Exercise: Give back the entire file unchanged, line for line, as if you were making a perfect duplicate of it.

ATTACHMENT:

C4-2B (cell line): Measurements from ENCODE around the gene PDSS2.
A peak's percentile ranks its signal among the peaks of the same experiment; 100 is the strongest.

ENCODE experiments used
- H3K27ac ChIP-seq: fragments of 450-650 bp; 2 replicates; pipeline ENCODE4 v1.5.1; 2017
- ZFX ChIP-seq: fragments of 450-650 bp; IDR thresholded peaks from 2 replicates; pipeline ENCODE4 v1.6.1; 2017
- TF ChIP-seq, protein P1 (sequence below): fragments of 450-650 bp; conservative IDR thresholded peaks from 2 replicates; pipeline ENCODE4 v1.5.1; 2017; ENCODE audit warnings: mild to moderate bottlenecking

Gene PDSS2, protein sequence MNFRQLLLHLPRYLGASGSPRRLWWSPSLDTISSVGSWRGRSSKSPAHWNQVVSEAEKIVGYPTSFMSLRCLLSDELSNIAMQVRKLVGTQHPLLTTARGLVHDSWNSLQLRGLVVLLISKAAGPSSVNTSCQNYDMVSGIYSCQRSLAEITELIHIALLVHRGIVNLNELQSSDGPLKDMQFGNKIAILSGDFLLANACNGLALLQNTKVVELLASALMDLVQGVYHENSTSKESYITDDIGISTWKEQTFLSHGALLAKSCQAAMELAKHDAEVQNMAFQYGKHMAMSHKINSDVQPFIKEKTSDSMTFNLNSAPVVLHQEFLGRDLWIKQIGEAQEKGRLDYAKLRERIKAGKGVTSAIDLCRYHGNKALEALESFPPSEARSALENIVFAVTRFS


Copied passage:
C4-2B (cell line): Measurements from ENCODE around the gene PDSS2.
A peak's percentile ranks its signal among the peaks of the same experiment; 100 is the strongest.

ENCODE experiments used
- H3K27ac ChIP-seq: fragments of 450-650 bp; 2 replicates; pipeline ENCODE4 v1.5.1; 2017
- ZFX ChIP-seq: fragments of 450-650 bp; IDR thresholded peaks from 2 replicates; pipeline ENCODE4 v1.6.1; 2017
- TF ChIP-seq, protein P1 (sequence below): fragments of 450-650 bp; conservative IDR thresholded peaks from 2 replicates; pipeline ENCODE4 v1.5.1; 2017; ENCODE audit warnings: mild to moderate bottlenecking

Gene PDSS2, protein sequence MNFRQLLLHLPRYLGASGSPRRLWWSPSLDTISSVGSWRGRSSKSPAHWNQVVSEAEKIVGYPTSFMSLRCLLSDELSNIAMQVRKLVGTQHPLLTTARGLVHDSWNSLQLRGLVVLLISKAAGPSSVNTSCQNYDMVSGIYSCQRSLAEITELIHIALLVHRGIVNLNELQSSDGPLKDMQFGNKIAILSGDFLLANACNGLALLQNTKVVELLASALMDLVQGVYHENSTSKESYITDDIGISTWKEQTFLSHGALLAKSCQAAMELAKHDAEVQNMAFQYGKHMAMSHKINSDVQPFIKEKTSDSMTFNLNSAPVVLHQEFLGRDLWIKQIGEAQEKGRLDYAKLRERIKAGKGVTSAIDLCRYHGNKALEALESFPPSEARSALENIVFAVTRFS